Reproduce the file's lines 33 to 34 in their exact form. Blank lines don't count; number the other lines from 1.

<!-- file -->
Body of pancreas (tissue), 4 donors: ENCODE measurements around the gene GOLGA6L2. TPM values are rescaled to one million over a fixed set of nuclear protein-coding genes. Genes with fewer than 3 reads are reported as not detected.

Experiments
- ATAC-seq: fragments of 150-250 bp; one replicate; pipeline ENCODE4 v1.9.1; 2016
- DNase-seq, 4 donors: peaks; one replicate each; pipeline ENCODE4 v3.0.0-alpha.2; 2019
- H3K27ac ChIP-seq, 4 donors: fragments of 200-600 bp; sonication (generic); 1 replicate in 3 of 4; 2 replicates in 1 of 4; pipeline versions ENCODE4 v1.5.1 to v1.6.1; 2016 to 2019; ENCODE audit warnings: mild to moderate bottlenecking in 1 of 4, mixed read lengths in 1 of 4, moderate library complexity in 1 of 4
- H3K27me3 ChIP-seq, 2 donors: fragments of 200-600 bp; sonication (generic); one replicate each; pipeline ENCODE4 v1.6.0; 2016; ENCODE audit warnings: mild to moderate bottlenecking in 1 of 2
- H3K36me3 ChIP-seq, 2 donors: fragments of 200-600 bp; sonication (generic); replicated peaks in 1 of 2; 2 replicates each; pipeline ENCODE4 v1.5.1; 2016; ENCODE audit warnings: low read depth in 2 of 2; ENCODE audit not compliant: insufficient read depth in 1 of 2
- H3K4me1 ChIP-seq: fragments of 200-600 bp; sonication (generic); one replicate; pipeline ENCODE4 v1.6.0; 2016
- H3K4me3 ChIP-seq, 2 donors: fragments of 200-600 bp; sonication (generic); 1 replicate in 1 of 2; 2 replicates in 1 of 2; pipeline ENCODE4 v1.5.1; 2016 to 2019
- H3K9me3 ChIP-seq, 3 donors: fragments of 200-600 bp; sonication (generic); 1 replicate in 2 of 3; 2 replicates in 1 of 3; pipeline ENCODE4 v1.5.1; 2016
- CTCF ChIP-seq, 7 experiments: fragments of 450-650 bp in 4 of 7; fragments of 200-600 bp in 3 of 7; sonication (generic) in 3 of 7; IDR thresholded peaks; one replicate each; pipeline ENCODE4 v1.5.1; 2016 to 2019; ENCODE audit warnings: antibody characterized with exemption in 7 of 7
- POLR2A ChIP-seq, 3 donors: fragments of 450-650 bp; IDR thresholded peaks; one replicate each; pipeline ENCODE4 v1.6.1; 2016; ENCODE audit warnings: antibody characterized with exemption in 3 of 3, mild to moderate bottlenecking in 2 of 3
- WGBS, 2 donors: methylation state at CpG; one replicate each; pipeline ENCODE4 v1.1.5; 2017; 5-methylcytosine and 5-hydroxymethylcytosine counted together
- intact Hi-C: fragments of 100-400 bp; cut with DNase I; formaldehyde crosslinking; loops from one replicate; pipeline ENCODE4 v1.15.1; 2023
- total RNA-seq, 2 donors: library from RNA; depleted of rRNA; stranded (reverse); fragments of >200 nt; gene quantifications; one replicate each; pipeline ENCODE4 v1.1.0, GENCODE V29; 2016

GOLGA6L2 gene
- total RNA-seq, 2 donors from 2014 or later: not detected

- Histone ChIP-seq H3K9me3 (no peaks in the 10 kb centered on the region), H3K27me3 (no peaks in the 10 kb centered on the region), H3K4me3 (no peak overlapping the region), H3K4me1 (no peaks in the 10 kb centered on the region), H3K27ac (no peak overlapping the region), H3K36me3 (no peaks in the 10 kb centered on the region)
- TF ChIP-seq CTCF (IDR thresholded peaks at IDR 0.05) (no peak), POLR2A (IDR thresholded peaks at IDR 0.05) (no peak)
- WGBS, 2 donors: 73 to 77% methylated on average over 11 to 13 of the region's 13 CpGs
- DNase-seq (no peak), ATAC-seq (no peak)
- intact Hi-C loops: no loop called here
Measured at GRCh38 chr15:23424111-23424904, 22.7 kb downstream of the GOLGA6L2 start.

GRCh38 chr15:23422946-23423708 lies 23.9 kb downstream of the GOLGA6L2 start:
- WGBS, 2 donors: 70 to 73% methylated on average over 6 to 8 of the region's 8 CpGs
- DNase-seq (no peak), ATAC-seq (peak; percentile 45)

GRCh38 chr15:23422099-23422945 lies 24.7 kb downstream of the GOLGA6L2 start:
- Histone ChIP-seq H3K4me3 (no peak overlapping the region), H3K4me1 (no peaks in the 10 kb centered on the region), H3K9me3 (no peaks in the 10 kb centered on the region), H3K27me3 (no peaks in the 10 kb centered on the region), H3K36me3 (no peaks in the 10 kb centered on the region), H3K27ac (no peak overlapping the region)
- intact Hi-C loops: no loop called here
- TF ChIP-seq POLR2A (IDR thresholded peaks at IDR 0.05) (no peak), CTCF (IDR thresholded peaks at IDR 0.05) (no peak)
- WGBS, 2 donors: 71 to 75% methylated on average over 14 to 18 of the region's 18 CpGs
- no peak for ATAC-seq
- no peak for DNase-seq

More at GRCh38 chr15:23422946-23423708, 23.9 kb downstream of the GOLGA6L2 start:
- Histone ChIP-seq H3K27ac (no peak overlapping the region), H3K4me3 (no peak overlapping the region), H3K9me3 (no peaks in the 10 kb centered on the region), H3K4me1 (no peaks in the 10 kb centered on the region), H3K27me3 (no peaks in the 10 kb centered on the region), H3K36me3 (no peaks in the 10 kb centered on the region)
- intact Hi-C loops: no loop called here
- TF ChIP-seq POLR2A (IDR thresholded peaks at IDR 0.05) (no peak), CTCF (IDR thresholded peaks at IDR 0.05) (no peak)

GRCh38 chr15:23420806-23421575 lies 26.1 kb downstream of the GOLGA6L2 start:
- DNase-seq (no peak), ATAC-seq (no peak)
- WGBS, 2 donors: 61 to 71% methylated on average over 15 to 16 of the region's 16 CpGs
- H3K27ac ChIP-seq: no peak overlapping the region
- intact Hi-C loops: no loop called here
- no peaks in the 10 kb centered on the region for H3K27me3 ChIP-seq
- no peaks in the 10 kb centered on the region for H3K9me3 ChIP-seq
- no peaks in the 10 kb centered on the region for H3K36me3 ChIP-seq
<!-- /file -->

- no peak for DNase-seq

More at GRCh38 chr15:23422946-23423708, 23.9 kb downstream of the GOLGA6L2 start: